mem[bottom[j]] = abs(mem[bottom[j]] - idx)

``````

With some manual testing and trial error I ended up with an initial population of 500 and a mutation of 0.5% as the fastest way to find the array of bits, which finishes in approximately 160 iterations and 3 seconds in my computer. Even the experiment not making sense seems pretty good to me taking into account that the space is 2^225 and it can be implemented with few lines of code.

The entire implementation can be found here

Next I wanted to try something more useful, solving mastermind with 6 colors and 4 pegs, the original game had to be solved with 12 moves.

The implementation is similar to the previous one, mostly changing the score function. To count the number of evaluated choices I memoize the score function.

My best approach is a population of 2, and mutate 1 out of 4 pegs, with an average of ~36 evaluateed choices, so three times more than what would be the 12 choices of the original game. Something interesting is that with only crossover and mutation the information regarding the pegs with the correct color but not in the correct spot does not seem to be relevant.

The entire implementation can be found here

``````
def ga(array, population, mutations):

score_memoization = {}

def score(board, choice):

key = tuple(choice)

if key in score_memoization:
return score_memoization[key]

tmp_board = board.copy()

in_place = 0
in_place_list = set()
same_color = 0

for i in range(len(choice)):
if choice[i] == board[i]:
in_place += 1
tmp_board[i] = -1

for i,c in enumerate(choice):
if i not in in_place_list and c in tmp_board:
same_color += 1

# In correct place and correct color
#score = (2 * in_place) + same_color

# Only in correct place
score = in_place

score_memoization[key] = score

return score

mid = 4//2

mem = np.random.randint(6, size=(2 * population, 4))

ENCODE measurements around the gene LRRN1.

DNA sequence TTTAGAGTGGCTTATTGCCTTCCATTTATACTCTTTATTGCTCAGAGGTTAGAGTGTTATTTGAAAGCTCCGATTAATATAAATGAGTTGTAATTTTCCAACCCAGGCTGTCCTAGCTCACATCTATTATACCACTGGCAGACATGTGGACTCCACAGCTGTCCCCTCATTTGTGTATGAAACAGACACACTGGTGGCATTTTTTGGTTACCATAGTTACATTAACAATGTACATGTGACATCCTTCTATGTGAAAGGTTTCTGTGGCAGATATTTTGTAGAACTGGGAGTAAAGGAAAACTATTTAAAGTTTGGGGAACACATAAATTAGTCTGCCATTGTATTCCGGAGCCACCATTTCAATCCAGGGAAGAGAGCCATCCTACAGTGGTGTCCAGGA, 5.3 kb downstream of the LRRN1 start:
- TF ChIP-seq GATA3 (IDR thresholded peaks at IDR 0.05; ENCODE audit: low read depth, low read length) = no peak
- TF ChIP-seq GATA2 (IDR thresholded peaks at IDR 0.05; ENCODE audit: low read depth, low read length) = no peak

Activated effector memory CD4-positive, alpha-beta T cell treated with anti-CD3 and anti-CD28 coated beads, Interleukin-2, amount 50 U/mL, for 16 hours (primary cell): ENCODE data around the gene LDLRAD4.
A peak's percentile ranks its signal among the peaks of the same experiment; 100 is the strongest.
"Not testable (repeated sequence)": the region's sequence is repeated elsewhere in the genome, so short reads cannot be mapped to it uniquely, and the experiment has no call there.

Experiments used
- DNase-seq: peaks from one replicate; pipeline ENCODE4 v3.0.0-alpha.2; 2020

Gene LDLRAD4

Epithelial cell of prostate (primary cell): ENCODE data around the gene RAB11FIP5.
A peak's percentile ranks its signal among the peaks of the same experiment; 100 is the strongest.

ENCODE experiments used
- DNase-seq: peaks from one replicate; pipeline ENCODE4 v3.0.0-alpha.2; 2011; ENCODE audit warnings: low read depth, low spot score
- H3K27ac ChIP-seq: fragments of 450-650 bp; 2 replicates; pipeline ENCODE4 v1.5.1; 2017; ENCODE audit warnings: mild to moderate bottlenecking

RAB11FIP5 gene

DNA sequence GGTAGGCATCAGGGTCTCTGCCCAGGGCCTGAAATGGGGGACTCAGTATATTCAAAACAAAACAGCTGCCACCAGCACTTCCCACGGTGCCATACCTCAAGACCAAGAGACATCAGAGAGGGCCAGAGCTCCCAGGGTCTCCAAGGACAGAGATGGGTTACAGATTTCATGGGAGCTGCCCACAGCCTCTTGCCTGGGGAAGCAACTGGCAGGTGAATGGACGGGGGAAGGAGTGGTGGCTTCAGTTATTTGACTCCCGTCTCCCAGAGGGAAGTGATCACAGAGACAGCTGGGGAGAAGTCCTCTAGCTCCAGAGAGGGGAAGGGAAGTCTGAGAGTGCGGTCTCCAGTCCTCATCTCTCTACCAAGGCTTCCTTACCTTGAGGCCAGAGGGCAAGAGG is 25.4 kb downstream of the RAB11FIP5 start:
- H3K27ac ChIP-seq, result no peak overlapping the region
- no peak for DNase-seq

scores = np.zeros((2 * population))
bottom = list(range(len(mem)))

for i in range(1000000):

# When initialized bottom will contain a set of random individuals. Later it will be
# the bottom of the list of individuals sorted by score
for k in bottom:
scores[k] = score(array, mem[k])

# Check if the solution has been found
max_score = np.argmax(scores)
if scores[max_score] == 8:
return i, len(score_memoization)

# Select the population of individuals according to the score function
top_n_scores = np.argpartition(scores, population)
top = top_n_scores[population:]
bottom = top_n_scores[:population]

# Create #population new elements from the crossover and mutation
for j in range(population):

# Crossover -> Select parents from the top individuals
#
# I tried this with random.choice or just picking a random position from the list and
# the next one. The result is the same for both but way faster
# with the latter option.
# The reason it still works might be either because of the randomization of the initial
# population or maybe the implementation of argpartition? or both?

r = random.randrange(len(top))
idx = [r, (r+1)%len(top)]
parents = [top[idx[0]],top[idx[1]]]

mem[bottom[j]][0:mid] = mem[parents[0]][0:mid]
mem[bottom[j]][-(mid):] = mem[parents[1]][-(mid):]

# Mutation -> Mutate the bits
#
# The random choice of the bits to mutate is the most costly of the implementation
# It seems there has to be some way to speed up this
idx = np.random.choice([0,1,2,3,4,5,6], p=[(1-mutations), mutations/6,mutations/6,mutations/6,mutations/6,mutations/6,mutations/6],size=(4))

for k in range(len(idx)):
mem[bottom[j]][k] = (mem[bottom[j]][k] + idx[k])%6
``````